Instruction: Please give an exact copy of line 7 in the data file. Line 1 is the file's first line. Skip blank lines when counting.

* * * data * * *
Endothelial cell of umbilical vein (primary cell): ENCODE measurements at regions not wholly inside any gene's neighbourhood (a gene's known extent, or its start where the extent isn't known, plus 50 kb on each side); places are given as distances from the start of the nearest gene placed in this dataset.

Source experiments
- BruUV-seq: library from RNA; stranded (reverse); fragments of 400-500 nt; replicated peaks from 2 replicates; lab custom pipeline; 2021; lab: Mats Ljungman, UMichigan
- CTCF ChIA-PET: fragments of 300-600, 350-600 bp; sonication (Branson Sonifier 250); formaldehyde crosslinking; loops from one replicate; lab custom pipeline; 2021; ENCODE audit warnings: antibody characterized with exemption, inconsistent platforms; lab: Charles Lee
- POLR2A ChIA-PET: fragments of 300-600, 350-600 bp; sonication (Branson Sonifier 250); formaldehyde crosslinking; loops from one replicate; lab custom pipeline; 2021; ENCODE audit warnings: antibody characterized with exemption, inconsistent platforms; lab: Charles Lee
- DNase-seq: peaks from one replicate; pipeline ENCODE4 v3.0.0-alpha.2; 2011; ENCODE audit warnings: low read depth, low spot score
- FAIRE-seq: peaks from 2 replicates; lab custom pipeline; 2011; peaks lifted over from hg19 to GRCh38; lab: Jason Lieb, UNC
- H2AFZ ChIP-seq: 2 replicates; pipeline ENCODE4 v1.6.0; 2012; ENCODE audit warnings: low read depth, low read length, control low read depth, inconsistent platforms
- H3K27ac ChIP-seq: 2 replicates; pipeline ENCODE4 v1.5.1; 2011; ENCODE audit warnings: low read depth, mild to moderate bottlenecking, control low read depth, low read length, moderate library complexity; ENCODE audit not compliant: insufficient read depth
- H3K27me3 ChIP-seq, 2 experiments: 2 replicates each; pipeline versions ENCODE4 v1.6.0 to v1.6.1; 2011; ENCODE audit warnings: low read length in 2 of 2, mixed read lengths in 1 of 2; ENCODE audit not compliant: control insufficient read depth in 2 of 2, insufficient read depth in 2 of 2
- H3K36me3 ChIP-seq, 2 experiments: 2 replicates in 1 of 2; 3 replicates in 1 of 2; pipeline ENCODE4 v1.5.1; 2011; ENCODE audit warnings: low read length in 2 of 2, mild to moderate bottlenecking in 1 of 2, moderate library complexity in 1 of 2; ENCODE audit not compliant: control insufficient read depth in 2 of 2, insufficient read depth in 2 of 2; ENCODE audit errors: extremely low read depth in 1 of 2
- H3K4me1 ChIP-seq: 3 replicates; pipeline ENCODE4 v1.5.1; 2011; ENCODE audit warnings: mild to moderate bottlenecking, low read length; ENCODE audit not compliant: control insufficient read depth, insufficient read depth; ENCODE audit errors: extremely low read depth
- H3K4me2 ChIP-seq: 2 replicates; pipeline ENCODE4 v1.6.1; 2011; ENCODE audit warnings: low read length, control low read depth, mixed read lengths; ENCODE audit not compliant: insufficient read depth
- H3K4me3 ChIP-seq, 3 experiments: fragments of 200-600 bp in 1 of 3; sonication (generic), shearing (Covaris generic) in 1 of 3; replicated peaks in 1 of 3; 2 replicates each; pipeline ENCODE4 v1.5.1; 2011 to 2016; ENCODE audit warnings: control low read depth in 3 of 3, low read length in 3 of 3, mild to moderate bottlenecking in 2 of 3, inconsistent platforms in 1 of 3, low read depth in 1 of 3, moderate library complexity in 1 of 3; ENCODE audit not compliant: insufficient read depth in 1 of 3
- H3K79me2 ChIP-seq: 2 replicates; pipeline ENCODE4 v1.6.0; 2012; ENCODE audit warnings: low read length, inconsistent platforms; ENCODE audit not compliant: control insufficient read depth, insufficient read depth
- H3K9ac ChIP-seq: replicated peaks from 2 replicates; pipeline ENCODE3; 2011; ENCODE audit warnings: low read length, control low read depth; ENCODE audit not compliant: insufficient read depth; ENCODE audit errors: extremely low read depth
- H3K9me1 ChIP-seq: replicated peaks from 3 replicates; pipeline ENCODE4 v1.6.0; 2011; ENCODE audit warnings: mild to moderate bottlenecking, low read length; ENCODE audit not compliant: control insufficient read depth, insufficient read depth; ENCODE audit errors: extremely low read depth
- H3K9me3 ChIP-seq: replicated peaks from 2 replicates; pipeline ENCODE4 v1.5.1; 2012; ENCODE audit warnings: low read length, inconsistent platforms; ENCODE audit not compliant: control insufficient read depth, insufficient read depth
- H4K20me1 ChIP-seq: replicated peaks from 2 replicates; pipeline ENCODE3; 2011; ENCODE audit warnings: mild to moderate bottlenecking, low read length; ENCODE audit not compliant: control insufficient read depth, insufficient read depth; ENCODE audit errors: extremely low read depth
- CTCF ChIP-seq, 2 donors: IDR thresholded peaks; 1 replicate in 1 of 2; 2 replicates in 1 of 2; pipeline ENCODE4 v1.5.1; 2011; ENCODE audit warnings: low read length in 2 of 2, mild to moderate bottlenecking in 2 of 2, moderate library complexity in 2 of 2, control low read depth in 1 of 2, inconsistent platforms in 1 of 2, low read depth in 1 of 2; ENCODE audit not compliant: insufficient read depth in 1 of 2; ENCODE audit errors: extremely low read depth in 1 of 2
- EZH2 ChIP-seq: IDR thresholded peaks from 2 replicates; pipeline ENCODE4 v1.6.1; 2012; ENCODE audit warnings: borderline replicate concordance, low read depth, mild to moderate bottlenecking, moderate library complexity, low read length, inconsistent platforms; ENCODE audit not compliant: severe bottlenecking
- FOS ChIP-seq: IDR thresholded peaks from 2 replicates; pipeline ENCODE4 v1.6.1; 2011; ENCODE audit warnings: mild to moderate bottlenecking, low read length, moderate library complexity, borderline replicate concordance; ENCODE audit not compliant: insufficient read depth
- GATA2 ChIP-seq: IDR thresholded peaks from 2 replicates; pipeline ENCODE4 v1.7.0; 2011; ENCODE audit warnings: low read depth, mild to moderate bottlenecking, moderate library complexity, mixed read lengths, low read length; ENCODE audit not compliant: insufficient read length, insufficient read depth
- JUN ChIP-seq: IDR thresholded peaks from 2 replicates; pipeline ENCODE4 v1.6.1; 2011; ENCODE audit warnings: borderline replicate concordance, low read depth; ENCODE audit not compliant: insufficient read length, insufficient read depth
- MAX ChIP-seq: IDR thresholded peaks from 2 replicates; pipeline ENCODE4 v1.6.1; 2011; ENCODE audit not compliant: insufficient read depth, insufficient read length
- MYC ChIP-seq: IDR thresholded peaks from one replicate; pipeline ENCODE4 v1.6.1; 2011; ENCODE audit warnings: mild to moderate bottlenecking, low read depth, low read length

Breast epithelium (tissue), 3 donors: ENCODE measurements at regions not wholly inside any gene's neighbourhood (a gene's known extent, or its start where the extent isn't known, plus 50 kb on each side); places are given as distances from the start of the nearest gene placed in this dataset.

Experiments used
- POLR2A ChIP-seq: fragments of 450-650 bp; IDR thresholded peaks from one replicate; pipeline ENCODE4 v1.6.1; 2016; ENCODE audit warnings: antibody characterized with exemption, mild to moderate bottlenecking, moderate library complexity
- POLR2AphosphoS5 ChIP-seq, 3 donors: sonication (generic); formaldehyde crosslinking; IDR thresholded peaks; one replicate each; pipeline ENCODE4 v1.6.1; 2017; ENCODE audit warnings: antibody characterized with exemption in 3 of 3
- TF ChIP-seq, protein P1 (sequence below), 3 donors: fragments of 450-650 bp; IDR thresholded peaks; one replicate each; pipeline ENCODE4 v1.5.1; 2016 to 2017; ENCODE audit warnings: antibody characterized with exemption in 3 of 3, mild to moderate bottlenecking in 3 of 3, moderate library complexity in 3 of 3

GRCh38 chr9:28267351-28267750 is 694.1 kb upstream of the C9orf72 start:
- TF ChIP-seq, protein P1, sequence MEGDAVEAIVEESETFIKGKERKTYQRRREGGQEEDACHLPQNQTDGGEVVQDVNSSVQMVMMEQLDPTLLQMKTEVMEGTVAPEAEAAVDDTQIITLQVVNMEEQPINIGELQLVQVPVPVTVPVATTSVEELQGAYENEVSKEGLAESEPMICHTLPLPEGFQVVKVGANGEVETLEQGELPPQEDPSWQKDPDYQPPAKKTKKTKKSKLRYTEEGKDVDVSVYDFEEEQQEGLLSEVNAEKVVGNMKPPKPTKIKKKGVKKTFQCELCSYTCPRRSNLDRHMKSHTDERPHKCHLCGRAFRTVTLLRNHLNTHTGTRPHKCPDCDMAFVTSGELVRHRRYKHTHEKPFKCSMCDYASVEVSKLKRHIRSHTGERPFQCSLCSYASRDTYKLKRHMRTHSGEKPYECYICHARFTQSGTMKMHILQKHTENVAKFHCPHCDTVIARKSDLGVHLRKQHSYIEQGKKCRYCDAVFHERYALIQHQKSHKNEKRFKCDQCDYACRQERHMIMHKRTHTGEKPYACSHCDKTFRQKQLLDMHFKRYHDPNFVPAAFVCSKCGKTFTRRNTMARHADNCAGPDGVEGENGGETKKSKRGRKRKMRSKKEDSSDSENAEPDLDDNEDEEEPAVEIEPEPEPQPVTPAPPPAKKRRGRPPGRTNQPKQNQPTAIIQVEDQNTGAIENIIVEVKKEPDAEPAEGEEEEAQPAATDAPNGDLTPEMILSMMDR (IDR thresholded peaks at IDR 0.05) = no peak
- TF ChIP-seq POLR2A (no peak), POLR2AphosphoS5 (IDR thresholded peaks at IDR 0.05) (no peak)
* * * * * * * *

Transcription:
- FAIRE-seq: peaks from 2 replicates; lab custom pipeline; 2011; peaks lifted over from hg19 to GRCh38; lab: Jason Lieb, UNC